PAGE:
Izakaya: the Japanese Tavern

This is the first part of a two-part series about the Japanese izakaya. In this article, their history and customs are being discussed. The second part is an interview with the owner of Kinjo, an izakaya in the shitamachi (Tōkyō’s old town), to get a rare look behind the counter.

As much a venue for socializing as a pub or tavern, the Japanese izakaya (居酒屋) is an omnipresent part of the country’s landscape. Be it going out with friends, meeting with colleagues after work, getting a quick and cheap lunch or having a drink on the way home, for many Japanese it is the gathering place of choice. From the standing-only hole in the wall to the multistoried complex accommodating full receptions, izakaya come in all shapes and sizes. Today, we’ll take a look at how the modern izakaya came to be and what to expect when going to one.

From the sakaya to the izakaya

Throughout Japanese history, alcohol (酒, sake) was tied to court ceremonies and rituals from the indigenous shintō (神道) religion. Ceremonies where sake was drunk from a shared cup served to reinforce ties between participants, such as a lord and vassal or a village community. Sake is an integral part of offerings to shintō divinities, in this case being referred to as omiki (御神酒), such as in the saying “No god without omiki” (御神酒あらがぬ神はない, omiki araganu kami ha nai).1 Although texts and tales sometimes refer to characters indulging in drinking by themselves, alcohol was an expensive commodity, mostly reserved for special occasions and events.2

Establishments selling alcohol appear in texts going as far back as the Heian period: the Shoku Nihongi (続日本紀, completed in 797) mentions an incident happening at such a shop, then called a shushi (酒肆). However, the modern form of the izakaya wouldn’t appear until the Edo period. Sakaya (酒屋) breweries started appearing around the 13th century and their number continued increasing in the following centuries. Improvements in carpentry and pottery during the Muromachi period allowed production in bigger batches and easier transportation.3 At the onset of the Edo period, commoners were buying sake at those shops and bringing them home for consumption. Sake would be sold by the weight (量り売り, hakari-uri) and poured in a bottle to be returned later to the shop.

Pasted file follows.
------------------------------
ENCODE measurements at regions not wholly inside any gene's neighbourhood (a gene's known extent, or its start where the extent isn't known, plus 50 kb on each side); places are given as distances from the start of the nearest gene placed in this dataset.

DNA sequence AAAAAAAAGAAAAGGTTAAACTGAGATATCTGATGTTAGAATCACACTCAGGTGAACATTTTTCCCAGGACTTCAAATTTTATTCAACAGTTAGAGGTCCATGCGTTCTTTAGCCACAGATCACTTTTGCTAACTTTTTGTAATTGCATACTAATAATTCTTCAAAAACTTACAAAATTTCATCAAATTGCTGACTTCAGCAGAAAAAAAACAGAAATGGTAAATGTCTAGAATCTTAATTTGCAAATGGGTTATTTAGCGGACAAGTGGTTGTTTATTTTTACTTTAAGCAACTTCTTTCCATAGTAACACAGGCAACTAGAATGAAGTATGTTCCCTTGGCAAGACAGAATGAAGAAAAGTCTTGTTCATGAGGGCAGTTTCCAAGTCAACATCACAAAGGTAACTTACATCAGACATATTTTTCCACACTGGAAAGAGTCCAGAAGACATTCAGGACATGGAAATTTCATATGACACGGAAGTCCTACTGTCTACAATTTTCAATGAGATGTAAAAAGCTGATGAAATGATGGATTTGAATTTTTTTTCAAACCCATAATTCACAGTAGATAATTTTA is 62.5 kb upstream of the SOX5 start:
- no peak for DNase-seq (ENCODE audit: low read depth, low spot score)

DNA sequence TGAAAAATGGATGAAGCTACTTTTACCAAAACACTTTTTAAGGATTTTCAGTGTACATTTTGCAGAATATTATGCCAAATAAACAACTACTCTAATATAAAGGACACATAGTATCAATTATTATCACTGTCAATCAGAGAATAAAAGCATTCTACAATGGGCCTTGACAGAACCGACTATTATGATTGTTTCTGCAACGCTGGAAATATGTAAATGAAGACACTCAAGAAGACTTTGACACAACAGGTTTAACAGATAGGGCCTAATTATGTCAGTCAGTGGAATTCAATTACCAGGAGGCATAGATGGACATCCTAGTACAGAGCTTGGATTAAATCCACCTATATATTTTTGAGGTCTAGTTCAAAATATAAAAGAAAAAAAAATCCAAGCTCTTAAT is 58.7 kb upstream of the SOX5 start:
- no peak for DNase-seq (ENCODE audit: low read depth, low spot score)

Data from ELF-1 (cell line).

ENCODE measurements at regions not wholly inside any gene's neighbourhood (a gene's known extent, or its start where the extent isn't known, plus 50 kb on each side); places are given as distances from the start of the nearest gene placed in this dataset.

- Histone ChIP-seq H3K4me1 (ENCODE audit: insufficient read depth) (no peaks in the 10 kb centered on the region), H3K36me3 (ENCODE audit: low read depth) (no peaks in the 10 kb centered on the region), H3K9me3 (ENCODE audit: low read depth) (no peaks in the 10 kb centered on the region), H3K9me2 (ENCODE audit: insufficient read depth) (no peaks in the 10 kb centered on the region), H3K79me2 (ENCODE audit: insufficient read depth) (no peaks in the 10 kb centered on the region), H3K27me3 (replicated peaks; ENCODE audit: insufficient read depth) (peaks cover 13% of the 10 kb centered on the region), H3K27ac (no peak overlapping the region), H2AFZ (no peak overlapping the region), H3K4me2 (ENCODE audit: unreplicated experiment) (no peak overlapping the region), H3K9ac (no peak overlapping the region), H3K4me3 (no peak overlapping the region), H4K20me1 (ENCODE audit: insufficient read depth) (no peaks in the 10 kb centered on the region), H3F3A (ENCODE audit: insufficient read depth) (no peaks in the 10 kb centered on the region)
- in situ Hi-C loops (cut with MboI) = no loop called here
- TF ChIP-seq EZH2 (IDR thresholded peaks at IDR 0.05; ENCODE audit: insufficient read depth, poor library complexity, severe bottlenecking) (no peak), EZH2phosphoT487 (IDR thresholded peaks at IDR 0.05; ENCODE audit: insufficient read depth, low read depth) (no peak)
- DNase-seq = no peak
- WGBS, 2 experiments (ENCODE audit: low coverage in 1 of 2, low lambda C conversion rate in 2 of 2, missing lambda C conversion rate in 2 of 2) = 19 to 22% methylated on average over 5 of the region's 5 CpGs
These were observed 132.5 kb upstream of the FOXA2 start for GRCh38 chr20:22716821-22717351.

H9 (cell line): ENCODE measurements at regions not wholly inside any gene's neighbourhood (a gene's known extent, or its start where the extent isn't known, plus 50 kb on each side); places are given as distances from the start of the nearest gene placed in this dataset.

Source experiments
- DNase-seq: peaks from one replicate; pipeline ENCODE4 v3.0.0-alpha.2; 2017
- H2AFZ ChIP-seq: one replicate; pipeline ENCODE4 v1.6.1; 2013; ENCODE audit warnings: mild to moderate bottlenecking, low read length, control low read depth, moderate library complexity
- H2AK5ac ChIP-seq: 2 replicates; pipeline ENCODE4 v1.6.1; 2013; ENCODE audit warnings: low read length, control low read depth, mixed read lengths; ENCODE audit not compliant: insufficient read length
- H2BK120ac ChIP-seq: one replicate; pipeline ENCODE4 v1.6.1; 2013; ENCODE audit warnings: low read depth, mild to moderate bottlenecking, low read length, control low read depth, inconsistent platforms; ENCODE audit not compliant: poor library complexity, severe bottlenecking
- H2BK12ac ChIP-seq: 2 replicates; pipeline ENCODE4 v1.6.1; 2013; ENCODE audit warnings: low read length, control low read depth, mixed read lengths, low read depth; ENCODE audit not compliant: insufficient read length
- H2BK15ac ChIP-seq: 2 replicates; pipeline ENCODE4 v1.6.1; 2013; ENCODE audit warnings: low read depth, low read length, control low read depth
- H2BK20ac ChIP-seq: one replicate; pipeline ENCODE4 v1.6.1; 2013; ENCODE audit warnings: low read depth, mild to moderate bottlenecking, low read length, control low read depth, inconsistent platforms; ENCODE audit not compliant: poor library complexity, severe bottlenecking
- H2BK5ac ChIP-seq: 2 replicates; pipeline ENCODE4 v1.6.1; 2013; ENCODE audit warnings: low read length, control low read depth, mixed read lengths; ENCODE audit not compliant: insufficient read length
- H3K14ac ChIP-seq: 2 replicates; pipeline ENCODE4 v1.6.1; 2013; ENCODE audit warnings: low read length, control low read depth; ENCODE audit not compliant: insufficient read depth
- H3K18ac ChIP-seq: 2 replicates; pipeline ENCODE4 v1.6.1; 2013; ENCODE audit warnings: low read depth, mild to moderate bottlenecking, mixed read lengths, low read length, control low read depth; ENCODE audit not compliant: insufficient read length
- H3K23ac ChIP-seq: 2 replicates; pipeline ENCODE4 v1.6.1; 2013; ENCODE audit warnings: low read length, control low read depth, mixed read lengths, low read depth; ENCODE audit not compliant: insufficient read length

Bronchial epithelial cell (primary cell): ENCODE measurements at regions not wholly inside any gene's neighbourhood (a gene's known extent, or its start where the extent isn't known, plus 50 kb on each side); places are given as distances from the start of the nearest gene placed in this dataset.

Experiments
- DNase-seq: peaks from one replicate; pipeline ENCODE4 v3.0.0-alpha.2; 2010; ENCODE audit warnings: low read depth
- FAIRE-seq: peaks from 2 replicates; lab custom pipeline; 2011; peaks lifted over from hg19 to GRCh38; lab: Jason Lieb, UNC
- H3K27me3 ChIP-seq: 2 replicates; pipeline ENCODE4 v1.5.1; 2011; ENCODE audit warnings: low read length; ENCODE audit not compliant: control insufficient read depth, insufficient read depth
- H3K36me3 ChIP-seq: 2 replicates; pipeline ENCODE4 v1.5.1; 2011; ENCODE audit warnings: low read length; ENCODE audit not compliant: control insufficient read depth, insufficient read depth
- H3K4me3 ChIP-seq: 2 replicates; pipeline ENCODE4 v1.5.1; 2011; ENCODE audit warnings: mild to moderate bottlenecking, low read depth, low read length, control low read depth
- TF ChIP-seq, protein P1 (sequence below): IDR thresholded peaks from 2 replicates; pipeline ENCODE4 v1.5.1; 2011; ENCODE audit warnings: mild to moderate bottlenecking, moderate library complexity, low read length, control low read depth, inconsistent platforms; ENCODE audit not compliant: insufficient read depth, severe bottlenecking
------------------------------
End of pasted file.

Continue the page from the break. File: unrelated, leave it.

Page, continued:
By the middle of the period, regulars of the sakaya would often stay to discuss with the shopkeeper and other customers, sometimes drinking on the spot. Moreover, some shops offered samples to be tasted at the storefront. With time, some shopkeepers would place crates and barrels for people to sit down while drinking. As customers were staying at those shops, they would come to be called izakaya, from the characters i (居, to be / stay) and sakaya.4 In time, tatami mats, cushions, tables and counters would be installed in a more permanent fashion.

 
Edo workers and side dishes

In the second half of the Edo period, it had become common for workers to gather for drinking and socializing at izakaya after work. One such shop was Toshimaya. Still in activity to this day, it was established on the Kamakura riverbank of the Nihonbashi river in Edo. Due to its proximity to the Edo castle and Kanda neighborhood, this bank was used to unload construction material brought via the waterways, and was surrounded by construction sites and workshops. Frequented by builders and artisans who flocked from the countryside to the capital for work, Toshimaya started offering tōfu dengaku side dishes to eat while drinking. Cheap and filling, the fare enjoyed great success and soon afterwards other izakaya followed suit, offering simple dishes to complement the sake they were serving. With these evolutions, the familiar, current form of the izakaya was born.5